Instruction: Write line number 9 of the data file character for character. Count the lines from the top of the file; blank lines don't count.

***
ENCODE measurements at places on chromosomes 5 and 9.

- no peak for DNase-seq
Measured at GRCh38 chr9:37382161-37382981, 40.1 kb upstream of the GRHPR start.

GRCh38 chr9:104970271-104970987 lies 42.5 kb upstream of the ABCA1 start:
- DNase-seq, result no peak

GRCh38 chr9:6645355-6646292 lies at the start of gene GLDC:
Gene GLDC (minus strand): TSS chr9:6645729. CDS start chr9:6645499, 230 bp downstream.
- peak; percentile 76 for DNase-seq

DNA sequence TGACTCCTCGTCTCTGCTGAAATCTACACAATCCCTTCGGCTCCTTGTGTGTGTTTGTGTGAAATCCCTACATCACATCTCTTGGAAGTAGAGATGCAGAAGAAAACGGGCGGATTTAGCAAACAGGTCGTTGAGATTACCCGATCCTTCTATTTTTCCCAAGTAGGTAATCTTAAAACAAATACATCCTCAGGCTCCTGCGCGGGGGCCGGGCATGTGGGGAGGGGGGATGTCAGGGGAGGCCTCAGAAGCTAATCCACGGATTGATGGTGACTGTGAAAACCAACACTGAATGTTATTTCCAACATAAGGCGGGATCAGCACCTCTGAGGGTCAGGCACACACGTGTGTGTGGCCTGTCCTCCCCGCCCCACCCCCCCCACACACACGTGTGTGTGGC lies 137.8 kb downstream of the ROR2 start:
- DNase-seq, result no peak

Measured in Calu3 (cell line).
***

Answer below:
DNA sequence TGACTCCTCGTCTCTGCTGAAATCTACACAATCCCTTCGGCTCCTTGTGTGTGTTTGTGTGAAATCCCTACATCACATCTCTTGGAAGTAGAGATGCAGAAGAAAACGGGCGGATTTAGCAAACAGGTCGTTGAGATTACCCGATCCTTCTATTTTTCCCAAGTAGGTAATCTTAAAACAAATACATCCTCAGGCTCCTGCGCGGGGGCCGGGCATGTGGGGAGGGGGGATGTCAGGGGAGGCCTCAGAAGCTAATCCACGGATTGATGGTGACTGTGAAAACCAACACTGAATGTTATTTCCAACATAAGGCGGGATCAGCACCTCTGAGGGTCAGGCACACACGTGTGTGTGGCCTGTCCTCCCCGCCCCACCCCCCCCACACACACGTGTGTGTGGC lies 137.8 kb downstream of the ROR2 start: